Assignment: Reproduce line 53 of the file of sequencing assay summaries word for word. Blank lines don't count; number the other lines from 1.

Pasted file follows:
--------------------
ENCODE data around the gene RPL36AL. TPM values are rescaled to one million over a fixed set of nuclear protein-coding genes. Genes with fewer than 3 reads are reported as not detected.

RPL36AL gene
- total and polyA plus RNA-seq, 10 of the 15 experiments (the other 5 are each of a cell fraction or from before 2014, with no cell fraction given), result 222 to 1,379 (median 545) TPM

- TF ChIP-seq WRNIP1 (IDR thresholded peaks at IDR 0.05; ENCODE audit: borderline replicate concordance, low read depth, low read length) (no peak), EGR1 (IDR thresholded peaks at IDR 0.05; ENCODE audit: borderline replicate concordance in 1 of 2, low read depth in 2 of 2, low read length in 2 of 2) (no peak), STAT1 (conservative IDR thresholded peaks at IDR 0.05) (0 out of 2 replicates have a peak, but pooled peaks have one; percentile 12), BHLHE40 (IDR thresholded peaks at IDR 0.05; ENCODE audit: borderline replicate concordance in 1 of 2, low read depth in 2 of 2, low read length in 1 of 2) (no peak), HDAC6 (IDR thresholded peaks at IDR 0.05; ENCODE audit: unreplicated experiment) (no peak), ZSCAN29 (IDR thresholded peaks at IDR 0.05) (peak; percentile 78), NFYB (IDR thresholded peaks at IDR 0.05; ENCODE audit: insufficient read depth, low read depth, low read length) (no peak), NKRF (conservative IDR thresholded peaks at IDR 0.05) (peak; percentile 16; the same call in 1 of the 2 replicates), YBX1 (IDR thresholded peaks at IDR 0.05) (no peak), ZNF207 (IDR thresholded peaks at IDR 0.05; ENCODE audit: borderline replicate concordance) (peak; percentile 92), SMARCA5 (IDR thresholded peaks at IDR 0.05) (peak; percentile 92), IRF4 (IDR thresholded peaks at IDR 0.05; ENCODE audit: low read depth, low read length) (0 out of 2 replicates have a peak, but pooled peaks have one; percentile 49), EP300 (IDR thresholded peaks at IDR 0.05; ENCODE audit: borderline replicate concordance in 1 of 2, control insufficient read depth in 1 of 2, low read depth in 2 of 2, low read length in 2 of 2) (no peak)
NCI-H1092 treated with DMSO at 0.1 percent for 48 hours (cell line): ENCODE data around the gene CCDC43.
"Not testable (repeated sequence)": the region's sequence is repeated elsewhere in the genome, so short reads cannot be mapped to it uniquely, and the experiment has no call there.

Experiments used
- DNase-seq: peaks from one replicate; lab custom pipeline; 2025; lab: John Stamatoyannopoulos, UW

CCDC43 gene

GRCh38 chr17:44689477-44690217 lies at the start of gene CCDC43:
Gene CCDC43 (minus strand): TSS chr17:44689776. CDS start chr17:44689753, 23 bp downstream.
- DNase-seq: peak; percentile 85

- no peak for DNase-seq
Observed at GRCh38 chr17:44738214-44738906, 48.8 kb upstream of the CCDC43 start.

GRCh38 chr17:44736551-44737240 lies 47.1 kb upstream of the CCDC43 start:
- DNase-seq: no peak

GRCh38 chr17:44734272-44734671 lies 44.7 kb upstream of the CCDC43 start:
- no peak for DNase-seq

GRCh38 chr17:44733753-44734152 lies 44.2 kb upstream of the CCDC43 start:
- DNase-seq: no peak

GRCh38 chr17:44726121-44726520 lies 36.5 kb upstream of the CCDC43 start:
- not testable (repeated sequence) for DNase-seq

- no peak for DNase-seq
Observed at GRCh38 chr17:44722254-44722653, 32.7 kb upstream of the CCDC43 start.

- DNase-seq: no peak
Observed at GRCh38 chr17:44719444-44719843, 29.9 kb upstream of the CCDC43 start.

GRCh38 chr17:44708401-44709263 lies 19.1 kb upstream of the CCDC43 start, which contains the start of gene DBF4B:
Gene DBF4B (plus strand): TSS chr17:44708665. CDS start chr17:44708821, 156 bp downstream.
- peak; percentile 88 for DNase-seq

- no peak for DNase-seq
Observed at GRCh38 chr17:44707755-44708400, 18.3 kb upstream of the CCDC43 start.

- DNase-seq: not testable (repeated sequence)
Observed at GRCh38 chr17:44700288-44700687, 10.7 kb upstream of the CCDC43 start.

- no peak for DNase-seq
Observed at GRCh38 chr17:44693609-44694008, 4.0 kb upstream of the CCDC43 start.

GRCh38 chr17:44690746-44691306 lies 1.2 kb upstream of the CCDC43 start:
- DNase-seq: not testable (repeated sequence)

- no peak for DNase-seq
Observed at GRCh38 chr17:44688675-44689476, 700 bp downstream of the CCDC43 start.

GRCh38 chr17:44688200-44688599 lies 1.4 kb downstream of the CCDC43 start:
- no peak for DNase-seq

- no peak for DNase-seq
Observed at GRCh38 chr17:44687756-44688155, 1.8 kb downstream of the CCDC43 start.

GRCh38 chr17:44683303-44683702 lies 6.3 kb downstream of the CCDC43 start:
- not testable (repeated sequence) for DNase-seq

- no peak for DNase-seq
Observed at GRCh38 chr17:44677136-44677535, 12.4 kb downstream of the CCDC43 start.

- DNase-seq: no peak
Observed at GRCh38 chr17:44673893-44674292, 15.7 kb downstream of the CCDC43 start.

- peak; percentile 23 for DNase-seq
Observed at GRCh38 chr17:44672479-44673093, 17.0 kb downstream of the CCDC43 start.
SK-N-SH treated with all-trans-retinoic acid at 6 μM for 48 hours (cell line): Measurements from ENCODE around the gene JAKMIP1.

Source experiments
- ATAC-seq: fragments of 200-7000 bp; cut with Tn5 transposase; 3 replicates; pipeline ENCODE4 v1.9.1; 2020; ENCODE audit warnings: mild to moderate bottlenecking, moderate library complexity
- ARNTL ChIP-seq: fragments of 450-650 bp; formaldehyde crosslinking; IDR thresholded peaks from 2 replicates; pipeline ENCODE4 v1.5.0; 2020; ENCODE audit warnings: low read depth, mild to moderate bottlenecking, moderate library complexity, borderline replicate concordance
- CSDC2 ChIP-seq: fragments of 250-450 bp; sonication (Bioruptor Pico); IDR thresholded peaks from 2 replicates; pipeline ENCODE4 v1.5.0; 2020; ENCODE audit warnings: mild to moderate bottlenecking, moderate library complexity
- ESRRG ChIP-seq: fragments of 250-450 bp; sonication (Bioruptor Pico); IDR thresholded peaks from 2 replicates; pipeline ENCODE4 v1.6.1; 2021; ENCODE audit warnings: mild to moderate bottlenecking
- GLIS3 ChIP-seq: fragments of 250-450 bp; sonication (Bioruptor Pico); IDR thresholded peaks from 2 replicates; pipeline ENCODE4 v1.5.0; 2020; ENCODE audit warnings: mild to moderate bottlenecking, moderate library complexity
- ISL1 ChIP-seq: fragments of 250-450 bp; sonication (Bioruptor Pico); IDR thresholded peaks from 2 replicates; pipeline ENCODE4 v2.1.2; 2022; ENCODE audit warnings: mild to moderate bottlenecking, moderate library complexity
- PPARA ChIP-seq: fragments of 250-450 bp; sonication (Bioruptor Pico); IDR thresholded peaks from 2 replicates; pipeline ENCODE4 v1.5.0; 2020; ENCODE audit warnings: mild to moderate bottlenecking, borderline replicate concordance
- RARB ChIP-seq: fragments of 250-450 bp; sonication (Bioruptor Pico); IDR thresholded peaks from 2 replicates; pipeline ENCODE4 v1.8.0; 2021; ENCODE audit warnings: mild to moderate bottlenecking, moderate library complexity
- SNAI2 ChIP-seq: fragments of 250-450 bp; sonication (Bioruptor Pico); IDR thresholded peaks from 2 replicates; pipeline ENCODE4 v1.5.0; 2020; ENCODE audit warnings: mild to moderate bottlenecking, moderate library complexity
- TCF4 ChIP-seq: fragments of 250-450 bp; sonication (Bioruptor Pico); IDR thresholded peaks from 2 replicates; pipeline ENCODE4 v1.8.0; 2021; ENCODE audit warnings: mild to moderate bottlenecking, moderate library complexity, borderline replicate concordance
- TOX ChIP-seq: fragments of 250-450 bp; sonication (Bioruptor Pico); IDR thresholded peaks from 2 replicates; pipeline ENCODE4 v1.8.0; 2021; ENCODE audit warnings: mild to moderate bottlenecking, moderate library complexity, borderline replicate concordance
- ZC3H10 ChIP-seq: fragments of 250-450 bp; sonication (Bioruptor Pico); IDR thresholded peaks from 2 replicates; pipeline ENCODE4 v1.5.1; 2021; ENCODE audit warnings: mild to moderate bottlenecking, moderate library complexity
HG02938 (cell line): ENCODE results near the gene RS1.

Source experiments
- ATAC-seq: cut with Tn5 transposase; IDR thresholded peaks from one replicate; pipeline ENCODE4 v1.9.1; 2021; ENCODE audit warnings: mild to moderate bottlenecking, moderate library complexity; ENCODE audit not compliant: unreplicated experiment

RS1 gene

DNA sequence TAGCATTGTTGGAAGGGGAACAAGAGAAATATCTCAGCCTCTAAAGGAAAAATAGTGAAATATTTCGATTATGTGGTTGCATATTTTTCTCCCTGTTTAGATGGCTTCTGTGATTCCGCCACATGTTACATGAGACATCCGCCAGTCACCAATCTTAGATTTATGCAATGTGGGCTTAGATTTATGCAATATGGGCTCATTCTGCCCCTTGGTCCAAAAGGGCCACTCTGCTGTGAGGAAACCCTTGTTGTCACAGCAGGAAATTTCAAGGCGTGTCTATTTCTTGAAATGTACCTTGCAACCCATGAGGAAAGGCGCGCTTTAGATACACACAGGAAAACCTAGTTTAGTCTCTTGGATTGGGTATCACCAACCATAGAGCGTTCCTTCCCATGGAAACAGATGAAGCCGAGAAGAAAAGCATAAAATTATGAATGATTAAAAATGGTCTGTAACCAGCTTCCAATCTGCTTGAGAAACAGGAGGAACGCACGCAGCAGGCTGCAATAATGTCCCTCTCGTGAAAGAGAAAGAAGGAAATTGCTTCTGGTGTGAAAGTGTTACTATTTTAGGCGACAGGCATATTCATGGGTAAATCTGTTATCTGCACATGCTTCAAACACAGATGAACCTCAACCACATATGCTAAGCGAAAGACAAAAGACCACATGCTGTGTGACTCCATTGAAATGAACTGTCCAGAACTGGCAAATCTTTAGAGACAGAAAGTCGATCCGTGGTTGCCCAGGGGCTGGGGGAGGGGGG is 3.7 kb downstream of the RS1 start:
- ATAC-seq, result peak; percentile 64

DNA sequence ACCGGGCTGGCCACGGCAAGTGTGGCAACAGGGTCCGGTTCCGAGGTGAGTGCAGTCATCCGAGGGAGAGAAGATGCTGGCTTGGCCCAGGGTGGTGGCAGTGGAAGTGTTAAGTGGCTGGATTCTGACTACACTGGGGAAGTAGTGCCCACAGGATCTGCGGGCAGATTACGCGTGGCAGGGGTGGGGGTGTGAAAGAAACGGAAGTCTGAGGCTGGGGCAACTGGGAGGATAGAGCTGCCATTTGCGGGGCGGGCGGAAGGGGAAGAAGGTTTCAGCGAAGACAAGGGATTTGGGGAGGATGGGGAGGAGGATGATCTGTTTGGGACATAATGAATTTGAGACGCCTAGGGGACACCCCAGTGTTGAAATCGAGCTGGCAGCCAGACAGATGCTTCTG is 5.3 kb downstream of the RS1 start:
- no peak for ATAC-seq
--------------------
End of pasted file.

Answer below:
Source experiments